When the design of the building was complete and the project documents sent out to bid in January 2016, the Philadelphia construction market was very active, and concrete contractors were in high demand. The bids received from the concrete contractors were well above the allocated budget and far exceeded the predictions of the cost estimators.
By the end of that summer, when decisions were made to proceed, there remained approximately three months to reissue contract documents for bid and still meet the scheduled opening date of fall 2019. This was a substantial undertaking. What resulted was a comprehensive redesign from a mostly concrete building to a building that was mostly steel.
In the new design, the lateral shear walls, steel truss framing over the two entrances, and the concrete structure that encloses the book vault remained largely unchanged. The floor framing was redesigned to 4.5 in. normal-weight concrete slab on 3 in. metal deck with W18 or W21 steel beams and W14 steel columns. The concrete arches over the atrium were redesigned as long-span trusses with steel plate girders.
The redesign of the building from mostly concrete to predominantly steel was a herculean task, but the time constraints and logistics were even more complicated. The caissons that support the building's foundation were being installed when the decision was made to redesign the structure. Caissons are engineered for a building's weight. The basement elevation was determined to be the optimal location whereby the weight of the original concrete building would counteract the uplift produced by hydrostatic water pressures. The steel building was more economical, but it was also lighter, resulting in portions of the foundation (the caissons and the pressure slabs) being in net uplift.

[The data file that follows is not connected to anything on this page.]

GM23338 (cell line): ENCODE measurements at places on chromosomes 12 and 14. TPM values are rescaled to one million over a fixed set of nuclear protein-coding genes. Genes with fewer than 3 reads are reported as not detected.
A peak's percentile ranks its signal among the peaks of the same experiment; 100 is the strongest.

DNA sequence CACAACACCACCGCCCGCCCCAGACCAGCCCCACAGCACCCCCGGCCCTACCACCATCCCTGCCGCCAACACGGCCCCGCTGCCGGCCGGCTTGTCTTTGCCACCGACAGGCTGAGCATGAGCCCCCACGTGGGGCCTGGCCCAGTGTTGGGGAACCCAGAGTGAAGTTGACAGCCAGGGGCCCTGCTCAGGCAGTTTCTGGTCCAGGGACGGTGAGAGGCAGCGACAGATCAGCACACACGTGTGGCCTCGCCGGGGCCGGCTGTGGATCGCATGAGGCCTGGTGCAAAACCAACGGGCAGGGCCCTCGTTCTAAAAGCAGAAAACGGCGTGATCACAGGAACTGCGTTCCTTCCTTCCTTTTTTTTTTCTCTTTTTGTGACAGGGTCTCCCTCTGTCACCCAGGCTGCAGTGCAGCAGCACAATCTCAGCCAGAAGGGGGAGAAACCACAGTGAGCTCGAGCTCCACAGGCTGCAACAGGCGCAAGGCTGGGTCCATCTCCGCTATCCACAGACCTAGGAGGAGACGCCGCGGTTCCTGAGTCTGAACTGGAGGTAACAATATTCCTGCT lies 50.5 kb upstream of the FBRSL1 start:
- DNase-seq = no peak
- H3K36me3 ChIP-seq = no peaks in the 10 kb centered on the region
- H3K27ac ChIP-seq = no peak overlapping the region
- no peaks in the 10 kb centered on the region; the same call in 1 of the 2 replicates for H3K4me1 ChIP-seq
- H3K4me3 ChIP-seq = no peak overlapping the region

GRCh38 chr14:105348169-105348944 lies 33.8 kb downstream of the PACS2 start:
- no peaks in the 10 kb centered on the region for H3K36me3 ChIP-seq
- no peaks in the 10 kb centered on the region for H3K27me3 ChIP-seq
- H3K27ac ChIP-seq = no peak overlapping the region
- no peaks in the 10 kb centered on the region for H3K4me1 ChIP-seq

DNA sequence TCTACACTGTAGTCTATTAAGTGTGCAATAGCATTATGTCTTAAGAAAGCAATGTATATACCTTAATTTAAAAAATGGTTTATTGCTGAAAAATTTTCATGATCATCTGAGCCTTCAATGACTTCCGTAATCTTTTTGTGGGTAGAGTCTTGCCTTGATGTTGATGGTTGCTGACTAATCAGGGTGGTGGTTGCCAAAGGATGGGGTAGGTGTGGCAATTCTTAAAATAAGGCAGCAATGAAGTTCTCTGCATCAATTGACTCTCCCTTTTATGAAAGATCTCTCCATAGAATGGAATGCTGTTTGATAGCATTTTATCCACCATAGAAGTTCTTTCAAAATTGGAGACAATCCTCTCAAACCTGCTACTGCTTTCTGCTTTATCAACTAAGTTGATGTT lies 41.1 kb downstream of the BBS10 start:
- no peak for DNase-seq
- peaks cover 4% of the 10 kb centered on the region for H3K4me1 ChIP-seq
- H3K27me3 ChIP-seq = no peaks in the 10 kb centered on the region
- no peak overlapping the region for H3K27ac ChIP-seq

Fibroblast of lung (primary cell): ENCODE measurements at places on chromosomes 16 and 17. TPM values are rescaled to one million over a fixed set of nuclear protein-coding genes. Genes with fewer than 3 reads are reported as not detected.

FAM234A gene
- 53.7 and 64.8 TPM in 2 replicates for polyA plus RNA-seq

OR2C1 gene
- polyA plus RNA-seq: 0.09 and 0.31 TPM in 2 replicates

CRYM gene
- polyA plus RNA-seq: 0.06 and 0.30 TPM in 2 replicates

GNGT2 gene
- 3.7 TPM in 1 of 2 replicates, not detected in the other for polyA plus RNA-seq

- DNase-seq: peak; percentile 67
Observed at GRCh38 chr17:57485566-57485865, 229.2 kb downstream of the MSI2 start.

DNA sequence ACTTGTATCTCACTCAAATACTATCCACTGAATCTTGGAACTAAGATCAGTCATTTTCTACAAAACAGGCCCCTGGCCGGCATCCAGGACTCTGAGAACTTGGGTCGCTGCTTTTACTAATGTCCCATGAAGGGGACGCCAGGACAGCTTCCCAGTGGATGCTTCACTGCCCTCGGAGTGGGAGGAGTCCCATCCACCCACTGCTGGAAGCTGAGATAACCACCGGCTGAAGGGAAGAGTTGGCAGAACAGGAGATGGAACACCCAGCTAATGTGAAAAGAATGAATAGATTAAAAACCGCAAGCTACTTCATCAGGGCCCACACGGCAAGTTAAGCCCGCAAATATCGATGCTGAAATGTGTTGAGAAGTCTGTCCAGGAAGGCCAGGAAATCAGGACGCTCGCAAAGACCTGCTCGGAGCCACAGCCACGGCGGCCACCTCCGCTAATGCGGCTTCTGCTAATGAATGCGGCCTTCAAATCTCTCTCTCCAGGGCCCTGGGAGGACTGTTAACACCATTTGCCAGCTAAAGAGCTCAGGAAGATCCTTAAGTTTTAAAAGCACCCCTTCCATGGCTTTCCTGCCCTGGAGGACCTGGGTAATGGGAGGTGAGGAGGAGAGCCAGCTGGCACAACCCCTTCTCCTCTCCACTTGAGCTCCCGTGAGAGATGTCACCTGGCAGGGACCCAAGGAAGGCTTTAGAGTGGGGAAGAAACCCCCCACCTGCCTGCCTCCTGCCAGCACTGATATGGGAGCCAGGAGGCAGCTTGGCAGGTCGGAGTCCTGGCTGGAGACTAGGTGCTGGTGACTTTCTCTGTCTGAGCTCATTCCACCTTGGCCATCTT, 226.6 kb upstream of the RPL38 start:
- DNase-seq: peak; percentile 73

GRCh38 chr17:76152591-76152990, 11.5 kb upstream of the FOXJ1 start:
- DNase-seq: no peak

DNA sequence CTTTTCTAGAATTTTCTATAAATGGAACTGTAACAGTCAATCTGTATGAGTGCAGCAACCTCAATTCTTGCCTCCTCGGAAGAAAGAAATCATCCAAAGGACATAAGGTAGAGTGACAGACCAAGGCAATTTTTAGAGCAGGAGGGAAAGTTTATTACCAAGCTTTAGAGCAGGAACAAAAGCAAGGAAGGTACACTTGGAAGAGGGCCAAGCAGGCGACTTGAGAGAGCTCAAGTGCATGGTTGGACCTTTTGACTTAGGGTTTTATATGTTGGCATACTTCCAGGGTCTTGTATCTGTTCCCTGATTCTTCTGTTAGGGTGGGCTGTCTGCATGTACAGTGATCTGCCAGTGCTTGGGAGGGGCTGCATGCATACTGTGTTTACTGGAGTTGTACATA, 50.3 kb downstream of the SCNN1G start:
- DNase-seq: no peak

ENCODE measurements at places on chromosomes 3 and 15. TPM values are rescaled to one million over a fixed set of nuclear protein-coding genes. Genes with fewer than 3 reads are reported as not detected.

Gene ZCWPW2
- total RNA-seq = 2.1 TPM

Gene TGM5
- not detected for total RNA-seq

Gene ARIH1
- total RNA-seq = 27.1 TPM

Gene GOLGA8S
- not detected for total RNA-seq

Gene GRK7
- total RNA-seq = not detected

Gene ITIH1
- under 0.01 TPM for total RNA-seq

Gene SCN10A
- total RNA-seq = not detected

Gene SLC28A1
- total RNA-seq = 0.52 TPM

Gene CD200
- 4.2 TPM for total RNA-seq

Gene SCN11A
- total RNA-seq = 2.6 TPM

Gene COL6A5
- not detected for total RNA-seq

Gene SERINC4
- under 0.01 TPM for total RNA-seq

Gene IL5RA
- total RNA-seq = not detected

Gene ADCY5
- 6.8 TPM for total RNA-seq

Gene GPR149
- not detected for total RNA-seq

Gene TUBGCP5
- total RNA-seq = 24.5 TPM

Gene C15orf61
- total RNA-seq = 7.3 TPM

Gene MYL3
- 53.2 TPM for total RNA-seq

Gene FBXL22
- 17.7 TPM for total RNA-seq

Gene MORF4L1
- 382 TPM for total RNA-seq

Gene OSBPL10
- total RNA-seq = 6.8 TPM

So a concerted effort was made to review the changes to the caissons while the caisson installation progressed. To expedite the caisson design process, LERA worked closely with the geotechnical engineer and construction manager to develop a plan to divide the site's caissons into four staged regions. The caisson loads were reviewed based on the sequencing of their installation, and a total reassessment of their loads was accomplished in three weeks, sometimes by extrapolating the predicted weight of the building before completing the redesign. In some cases, this left the design team with one day of lead time before the next installation of caissons.